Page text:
We give the name ‘Atlas’ to someone’s dwarf, we call their
Black Ethiopian slave, ‘Swan’, while some bent and deformed
Girl’s beautiful ‘Europa’; and a dull dog with chronic mange,
That spends its time licking at the rim of a dried-up lamp,
Is called ‘Tiger’, ‘Leopard’, or ‘Lion’ or whatever else
In this world roars fiercely. So watch out, take care that
It’s not for such reasons they call you Creticus, or Camerinus.
SatVIII:39-70 I’m Talking About You, Rubellius Blandus
Who am I warning, like this? I’m talking about you, Rubellius
Blandus. You’re puffed up with pride over the exalted origins
Of the Drusi, as if you’d done something to make you noble,
As if it were due to you that your line’s bright with Julian blood,
Not that of a hired weaver from under the windy Embankment.
‘You’re all base’ you say. ‘You’re the lowest of the low, not
One of you can even prove where his ancestors’ came from,
While I’m descended from kings.’ Long life to you, may you
Take lasting joy in your origins. But from these plebeian depths
Come your eloquent Romans, who take on cases to defend
Uneducated nobles; from this crowd of togas comes the man
Who’ll untie legal knots and solve the mysteries of justice;
From here comes the diligent young soldier headed for the
Euphrates, or a legion watching over the conquered Batavi.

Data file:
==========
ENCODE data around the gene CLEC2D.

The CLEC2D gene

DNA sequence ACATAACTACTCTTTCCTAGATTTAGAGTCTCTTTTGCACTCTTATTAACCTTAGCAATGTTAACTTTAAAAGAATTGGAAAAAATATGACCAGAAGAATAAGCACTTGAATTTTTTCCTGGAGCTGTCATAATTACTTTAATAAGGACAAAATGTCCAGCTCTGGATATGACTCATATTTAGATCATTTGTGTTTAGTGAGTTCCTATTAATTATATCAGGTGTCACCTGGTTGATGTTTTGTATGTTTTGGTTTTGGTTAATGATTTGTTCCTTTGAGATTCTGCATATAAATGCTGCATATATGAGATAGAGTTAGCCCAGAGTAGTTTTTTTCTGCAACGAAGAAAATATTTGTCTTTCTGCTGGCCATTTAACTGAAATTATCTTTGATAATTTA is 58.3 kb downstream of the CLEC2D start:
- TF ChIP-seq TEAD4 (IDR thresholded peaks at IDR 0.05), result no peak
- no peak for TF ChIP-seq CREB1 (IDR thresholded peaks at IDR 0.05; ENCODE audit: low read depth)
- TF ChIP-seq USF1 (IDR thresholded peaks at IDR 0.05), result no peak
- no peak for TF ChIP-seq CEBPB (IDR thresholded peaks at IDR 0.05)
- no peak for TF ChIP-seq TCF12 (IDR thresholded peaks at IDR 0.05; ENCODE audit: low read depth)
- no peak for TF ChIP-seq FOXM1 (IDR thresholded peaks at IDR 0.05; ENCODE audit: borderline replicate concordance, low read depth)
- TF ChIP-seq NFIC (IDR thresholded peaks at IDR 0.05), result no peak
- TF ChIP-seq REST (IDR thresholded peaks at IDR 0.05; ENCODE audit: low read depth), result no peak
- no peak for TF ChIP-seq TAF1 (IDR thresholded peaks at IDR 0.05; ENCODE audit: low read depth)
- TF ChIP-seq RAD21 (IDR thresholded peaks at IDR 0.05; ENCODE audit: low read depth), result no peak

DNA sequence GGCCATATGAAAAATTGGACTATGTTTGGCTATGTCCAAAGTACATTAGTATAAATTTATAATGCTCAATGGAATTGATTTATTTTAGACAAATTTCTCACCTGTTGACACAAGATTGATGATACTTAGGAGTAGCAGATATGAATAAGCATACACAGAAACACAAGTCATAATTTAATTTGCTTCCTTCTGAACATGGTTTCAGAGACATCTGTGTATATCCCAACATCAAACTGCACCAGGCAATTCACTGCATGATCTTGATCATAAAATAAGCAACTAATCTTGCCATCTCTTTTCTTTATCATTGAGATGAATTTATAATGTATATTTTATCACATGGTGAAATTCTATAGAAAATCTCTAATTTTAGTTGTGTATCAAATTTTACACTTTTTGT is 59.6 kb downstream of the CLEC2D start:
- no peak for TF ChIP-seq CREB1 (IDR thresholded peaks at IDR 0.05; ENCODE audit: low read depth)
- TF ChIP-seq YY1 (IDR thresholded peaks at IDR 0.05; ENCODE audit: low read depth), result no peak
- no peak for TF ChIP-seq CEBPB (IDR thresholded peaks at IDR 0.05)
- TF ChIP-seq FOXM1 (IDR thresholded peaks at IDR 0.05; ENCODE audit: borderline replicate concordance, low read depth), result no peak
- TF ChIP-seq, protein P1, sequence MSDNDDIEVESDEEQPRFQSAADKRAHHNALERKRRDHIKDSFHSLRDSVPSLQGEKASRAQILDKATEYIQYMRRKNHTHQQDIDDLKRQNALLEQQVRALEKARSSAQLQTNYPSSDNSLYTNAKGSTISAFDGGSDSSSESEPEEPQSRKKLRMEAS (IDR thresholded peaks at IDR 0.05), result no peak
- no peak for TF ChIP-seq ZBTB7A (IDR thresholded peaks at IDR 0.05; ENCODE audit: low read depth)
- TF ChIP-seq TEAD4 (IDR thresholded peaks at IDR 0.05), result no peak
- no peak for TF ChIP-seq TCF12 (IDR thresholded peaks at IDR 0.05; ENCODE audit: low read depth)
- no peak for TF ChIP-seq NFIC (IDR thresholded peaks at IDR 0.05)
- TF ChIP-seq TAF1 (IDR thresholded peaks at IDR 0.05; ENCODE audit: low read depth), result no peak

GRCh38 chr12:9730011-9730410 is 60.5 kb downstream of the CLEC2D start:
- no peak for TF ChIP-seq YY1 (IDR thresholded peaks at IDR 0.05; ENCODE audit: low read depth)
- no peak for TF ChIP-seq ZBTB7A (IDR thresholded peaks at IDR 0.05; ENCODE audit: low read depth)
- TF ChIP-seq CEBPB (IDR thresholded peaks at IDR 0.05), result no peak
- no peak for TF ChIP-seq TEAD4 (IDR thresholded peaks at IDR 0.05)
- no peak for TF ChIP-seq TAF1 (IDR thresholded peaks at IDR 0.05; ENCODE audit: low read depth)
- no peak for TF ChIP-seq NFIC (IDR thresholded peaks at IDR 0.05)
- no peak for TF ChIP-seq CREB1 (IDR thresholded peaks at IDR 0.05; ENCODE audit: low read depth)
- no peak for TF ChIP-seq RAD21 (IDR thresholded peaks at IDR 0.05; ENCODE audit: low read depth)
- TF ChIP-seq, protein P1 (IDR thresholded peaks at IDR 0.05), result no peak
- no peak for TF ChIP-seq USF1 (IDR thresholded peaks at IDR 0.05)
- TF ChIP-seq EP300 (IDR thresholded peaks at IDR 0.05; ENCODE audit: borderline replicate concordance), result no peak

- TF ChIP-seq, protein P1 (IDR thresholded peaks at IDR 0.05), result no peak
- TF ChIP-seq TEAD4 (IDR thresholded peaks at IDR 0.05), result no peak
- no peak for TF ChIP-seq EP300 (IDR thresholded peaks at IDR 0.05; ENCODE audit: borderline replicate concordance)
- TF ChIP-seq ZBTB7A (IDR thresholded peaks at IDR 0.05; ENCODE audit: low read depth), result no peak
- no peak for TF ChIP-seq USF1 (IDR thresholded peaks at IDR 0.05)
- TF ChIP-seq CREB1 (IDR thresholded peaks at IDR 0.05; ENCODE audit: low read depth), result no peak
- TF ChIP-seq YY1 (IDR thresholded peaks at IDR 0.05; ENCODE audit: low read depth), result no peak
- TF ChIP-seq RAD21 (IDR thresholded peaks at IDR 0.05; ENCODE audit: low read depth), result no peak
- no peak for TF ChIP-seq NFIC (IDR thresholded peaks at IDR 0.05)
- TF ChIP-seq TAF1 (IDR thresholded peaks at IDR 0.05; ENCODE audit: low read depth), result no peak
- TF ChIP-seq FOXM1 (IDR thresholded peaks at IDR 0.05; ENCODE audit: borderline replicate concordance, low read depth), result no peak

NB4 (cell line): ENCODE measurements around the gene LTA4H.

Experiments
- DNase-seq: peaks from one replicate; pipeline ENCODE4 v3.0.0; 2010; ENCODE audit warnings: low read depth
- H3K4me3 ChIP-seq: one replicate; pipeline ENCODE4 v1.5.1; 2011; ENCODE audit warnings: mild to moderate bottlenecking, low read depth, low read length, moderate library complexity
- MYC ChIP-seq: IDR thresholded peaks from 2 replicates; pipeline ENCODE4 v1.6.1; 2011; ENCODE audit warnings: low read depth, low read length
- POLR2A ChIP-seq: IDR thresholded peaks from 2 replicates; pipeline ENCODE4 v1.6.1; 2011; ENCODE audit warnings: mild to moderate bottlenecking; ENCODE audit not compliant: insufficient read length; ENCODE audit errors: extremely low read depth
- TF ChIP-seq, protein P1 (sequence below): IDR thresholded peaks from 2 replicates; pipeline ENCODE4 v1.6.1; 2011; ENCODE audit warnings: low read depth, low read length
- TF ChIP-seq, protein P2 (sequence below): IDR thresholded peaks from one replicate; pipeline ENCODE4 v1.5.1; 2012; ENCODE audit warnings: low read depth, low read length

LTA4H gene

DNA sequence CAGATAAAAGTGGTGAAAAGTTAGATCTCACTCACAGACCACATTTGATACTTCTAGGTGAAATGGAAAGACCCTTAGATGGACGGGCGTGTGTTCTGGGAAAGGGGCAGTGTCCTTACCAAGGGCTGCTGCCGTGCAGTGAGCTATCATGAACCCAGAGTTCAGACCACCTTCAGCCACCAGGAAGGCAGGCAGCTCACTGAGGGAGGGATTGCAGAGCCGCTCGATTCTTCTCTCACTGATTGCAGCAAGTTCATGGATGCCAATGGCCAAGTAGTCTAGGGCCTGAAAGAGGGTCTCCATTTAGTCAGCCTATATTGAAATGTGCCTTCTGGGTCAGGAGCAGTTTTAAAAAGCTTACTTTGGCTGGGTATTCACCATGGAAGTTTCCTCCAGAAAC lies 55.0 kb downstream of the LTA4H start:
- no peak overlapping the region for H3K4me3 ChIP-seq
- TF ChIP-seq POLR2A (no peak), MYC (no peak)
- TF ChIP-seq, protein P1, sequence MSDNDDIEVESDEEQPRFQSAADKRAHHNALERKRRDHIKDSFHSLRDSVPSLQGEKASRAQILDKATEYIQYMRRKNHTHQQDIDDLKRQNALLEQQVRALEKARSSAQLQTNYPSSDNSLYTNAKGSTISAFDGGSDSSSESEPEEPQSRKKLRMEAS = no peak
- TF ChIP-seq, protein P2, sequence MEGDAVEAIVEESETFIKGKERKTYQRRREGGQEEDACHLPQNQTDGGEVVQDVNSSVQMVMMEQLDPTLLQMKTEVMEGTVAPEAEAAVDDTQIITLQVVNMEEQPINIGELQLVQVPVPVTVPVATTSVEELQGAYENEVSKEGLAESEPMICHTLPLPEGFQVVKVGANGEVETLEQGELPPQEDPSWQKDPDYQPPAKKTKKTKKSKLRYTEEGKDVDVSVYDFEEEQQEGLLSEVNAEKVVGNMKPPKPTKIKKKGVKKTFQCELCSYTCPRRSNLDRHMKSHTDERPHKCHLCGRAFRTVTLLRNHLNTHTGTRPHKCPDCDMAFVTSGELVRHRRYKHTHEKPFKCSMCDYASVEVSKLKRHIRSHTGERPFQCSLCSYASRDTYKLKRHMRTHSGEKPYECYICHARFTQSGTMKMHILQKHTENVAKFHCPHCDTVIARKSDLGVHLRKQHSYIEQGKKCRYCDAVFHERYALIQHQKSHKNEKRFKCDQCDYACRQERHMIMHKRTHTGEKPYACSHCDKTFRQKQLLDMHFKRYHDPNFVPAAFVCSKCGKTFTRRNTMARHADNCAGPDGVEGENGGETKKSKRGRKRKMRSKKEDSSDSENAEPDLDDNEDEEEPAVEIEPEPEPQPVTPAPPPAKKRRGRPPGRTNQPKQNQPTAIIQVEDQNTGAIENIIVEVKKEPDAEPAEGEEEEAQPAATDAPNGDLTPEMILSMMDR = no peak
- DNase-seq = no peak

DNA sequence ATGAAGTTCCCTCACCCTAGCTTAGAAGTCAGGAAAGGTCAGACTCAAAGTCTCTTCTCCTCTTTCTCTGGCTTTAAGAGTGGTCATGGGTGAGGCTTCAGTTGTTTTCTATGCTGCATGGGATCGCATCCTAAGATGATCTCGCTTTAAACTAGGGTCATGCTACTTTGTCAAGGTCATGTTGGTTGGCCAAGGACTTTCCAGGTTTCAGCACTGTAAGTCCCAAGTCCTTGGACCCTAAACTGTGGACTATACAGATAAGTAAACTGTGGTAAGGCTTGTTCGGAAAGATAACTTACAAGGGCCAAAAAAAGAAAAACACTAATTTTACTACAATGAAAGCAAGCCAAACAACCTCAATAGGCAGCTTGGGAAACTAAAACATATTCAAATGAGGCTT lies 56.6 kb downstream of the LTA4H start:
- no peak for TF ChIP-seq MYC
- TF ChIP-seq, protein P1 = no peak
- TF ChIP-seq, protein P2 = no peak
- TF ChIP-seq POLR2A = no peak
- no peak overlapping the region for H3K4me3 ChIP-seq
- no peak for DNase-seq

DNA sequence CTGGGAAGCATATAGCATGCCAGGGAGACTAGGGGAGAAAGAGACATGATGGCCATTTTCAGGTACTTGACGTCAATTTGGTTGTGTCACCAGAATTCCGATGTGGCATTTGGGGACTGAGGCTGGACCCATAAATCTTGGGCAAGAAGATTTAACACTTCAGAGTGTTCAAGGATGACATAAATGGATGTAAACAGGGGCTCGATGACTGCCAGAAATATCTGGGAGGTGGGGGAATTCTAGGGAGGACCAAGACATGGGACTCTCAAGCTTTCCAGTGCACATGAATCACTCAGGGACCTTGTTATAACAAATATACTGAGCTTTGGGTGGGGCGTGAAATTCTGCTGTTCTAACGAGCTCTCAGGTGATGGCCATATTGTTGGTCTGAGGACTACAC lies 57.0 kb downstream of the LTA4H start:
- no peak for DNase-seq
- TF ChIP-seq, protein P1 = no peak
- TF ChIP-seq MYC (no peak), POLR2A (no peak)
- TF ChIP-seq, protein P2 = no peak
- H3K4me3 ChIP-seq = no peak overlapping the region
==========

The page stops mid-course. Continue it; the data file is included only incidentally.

But you, you’re merely ‘descended from kings’, a broken Herm.
Indeed the only thing distinguishing you from a Herm is this:
The Herm’s head’s made of marble, while your flesh is alive.
Tell me, you scion of Trojans, who would call a dumb animal
Noble unless it was sound? That’s what we praise a racehorse
For, its speed, its countless easy wins that create a furore in
The noisy Circus as it takes the prize; that’s a noble horse,
The one, that whatever pasture nurtured it, gallops well clear
Of the pack, and raises a cloud of dust in the lead, on the flat.
The rest, over whose harness Victory rarely hovers, are cattle
For sale, sired though they are by Hirpinus or Coryphaeus.
There’s no respect for ancestors there, no regard for the
Shades; tardy offspring fit only for turning the millstone,
Are obliged to find themselves fresh owners at knock-down
Prices, and pull wagons around yoked to their weary necks.
So if you’re to impress me, not your line, offer something
Personal that I might set against your name, besides those
Titles we gave, and still give, to those to whom you owe all.
SatVIII:71-141 Ponticus, Here’s How To Behave